Lease renewals accounted for 70% of office leasing activity in the US in 2020, a significant uptick from 2019 levels.
A JLL report released this week reveals that most companies are adopting a wait-and-see approach to lease strategies as COVID-19 continues to throw a wrench into planning. Generally, office users have favored smaller footprints over the last year, supporting the idea that demand would shrink in response to WFH and remote work policies.
Pre-pandemic renewals made up around 29% of total office leasing activity. About 43% of renewals in the Q4 were five years or shorter in duration, and weighted-average lease terms are also slipping.
“There’s a short-term nature to many leases, with an increase in renegotiations for more favorable terms in the interim,” explains Phil Ryan, US office research director for JLL. The gap between where US office rent levels are and where they end up after discounts and other incentives has widened in New York, for instance, to 28 percent in the third quarter of 2020 from 6 percent in 2008, according to JLL.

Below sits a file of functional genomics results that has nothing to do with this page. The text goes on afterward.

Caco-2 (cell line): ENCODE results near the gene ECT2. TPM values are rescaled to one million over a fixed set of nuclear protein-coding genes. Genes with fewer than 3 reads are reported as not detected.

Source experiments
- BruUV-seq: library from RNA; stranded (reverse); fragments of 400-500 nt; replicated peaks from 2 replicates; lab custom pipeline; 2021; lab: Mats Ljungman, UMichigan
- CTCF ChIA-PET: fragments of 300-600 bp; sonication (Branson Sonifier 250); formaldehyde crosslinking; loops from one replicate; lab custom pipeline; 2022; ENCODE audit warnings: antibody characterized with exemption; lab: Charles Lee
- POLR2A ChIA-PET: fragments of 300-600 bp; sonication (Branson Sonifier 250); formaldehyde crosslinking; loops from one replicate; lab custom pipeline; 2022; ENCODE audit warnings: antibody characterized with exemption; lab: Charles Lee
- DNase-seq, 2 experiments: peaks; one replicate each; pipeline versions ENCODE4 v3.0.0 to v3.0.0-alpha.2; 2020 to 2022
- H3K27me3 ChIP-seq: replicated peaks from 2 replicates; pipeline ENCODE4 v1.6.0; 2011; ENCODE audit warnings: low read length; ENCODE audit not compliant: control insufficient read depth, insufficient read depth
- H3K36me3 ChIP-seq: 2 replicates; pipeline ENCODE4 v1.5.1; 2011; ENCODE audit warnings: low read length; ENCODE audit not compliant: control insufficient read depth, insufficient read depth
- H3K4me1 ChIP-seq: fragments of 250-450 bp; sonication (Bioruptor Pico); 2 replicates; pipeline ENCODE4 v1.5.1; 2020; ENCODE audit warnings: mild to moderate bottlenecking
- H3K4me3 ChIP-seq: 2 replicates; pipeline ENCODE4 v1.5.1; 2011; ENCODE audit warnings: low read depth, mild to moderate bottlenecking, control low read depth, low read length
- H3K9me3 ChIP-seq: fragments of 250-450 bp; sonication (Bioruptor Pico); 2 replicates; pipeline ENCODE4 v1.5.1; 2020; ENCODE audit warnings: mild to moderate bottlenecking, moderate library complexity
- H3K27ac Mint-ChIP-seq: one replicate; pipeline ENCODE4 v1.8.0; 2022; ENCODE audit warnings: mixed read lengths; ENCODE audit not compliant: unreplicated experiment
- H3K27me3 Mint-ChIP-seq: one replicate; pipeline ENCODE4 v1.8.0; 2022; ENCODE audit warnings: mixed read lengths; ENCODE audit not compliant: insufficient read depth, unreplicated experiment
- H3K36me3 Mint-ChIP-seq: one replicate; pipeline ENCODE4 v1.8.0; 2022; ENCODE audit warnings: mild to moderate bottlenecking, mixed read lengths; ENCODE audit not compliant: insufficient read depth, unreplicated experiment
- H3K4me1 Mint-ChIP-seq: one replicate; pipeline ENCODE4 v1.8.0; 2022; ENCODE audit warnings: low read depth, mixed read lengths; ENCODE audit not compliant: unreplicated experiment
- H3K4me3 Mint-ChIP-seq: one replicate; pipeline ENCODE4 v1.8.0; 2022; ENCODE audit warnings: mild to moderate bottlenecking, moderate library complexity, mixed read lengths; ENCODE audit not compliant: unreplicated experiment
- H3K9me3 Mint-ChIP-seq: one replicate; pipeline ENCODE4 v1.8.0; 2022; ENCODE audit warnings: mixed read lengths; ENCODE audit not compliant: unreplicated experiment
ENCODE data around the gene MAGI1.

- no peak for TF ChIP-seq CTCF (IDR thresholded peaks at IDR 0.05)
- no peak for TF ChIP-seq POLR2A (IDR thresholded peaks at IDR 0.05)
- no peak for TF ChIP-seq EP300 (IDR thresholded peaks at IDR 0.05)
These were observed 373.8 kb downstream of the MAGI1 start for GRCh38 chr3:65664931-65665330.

Companies are also taking less space whether the lease is a renewal or a new one.
The 100 largest office leases last year totaled 29 million square feet, a 32% decrease year-over-year, according to CBRE research. Renewals accounted for 43% of those top transactions. Tech drove leasing in 2020, but all industries saw a drop in leasing activity with the exception of business services (which experienced a 7% increase in average lease size).
Whitley Collins, Global President of CBRE Advisory & Transaction Services, anticipates that activity likely will perk up in 2021 as the vaccines roll out and the economy improves, but in the meantime “companies will map out their long-term office strategies with new emphasis on determining the most efficient use of workspace with more employees working flexibly from multiple locations.”